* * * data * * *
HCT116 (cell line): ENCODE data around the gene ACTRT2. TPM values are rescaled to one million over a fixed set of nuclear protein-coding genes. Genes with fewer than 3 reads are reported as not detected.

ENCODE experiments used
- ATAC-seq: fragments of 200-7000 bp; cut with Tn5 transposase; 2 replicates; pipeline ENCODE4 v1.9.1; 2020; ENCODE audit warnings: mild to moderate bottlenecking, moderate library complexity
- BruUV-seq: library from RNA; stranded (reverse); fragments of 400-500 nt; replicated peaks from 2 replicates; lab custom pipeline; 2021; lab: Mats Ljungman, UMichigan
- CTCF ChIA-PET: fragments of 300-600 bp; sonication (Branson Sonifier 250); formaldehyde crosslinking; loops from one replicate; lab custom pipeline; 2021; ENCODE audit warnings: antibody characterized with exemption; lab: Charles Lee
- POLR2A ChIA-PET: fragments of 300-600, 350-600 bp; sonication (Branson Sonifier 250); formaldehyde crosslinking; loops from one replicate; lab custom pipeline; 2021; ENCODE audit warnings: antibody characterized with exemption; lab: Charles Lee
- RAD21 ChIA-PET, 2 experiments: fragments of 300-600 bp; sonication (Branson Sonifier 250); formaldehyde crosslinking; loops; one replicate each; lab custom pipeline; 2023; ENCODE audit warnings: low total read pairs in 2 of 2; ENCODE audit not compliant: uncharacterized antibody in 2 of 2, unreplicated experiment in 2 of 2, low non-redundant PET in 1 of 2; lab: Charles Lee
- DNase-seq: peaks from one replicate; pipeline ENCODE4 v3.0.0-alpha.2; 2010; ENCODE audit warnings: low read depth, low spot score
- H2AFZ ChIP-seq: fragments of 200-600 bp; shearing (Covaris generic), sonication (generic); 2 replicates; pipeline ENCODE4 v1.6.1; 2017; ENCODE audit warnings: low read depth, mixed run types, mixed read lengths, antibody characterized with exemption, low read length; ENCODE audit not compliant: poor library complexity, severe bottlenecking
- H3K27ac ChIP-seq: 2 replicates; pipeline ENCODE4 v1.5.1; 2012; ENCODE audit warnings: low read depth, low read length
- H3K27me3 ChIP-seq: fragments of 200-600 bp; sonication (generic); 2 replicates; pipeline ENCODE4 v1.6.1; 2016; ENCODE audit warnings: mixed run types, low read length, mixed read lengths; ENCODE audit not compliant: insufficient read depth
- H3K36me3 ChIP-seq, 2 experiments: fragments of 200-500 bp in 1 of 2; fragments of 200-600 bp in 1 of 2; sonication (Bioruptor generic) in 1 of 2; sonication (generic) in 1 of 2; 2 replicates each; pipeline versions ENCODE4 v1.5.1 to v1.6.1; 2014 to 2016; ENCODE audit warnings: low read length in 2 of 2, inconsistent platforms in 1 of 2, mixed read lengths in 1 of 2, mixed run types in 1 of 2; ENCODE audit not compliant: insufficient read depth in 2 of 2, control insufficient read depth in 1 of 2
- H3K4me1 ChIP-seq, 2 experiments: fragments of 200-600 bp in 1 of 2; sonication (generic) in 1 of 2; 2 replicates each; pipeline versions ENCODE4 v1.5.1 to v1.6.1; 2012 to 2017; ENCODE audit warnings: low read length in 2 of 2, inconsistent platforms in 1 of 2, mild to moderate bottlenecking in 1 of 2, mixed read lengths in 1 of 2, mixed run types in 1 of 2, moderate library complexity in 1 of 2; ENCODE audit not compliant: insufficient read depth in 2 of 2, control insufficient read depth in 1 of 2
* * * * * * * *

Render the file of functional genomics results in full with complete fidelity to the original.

HCT116 (cell line): ENCODE data around the gene ACTRT2. TPM values are rescaled to one million over a fixed set of nuclear protein-coding genes. Genes with fewer than 3 reads are reported as not detected.

ENCODE experiments used
- ATAC-seq: fragments of 200-7000 bp; cut with Tn5 transposase; 2 replicates; pipeline ENCODE4 v1.9.1; 2020; ENCODE audit warnings: mild to moderate bottlenecking, moderate library complexity
- BruUV-seq: library from RNA; stranded (reverse); fragments of 400-500 nt; replicated peaks from 2 replicates; lab custom pipeline; 2021; lab: Mats Ljungman, UMichigan
- CTCF ChIA-PET: fragments of 300-600 bp; sonication (Branson Sonifier 250); formaldehyde crosslinking; loops from one replicate; lab custom pipeline; 2021; ENCODE audit warnings: antibody characterized with exemption; lab: Charles Lee
- POLR2A ChIA-PET: fragments of 300-600, 350-600 bp; sonication (Branson Sonifier 250); formaldehyde crosslinking; loops from one replicate; lab custom pipeline; 2021; ENCODE audit warnings: antibody characterized with exemption; lab: Charles Lee
- RAD21 ChIA-PET, 2 experiments: fragments of 300-600 bp; sonication (Branson Sonifier 250); formaldehyde crosslinking; loops; one replicate each; lab custom pipeline; 2023; ENCODE audit warnings: low total read pairs in 2 of 2; ENCODE audit not compliant: uncharacterized antibody in 2 of 2, unreplicated experiment in 2 of 2, low non-redundant PET in 1 of 2; lab: Charles Lee
- DNase-seq: peaks from one replicate; pipeline ENCODE4 v3.0.0-alpha.2; 2010; ENCODE audit warnings: low read depth, low spot score
- H2AFZ ChIP-seq: fragments of 200-600 bp; shearing (Covaris generic), sonication (generic); 2 replicates; pipeline ENCODE4 v1.6.1; 2017; ENCODE audit warnings: low read depth, mixed run types, mixed read lengths, antibody characterized with exemption, low read length; ENCODE audit not compliant: poor library complexity, severe bottlenecking
- H3K27ac ChIP-seq: 2 replicates; pipeline ENCODE4 v1.5.1; 2012; ENCODE audit warnings: low read depth, low read length
- H3K27me3 ChIP-seq: fragments of 200-600 bp; sonication (generic); 2 replicates; pipeline ENCODE4 v1.6.1; 2016; ENCODE audit warnings: mixed run types, low read length, mixed read lengths; ENCODE audit not compliant: insufficient read depth
- H3K36me3 ChIP-seq, 2 experiments: fragments of 200-500 bp in 1 of 2; fragments of 200-600 bp in 1 of 2; sonication (Bioruptor generic) in 1 of 2; sonication (generic) in 1 of 2; 2 replicates each; pipeline versions ENCODE4 v1.5.1 to v1.6.1; 2014 to 2016; ENCODE audit warnings: low read length in 2 of 2, inconsistent platforms in 1 of 2, mixed read lengths in 1 of 2, mixed run types in 1 of 2; ENCODE audit not compliant: insufficient read depth in 2 of 2, control insufficient read depth in 1 of 2
- H3K4me1 ChIP-seq, 2 experiments: fragments of 200-600 bp in 1 of 2; sonication (generic) in 1 of 2; 2 replicates each; pipeline versions ENCODE4 v1.5.1 to v1.6.1; 2012 to 2017; ENCODE audit warnings: low read length in 2 of 2, inconsistent platforms in 1 of 2, mild to moderate bottlenecking in 1 of 2, mixed read lengths in 1 of 2, mixed run types in 1 of 2, moderate library complexity in 1 of 2; ENCODE audit not compliant: insufficient read depth in 2 of 2, control insufficient read depth in 1 of 2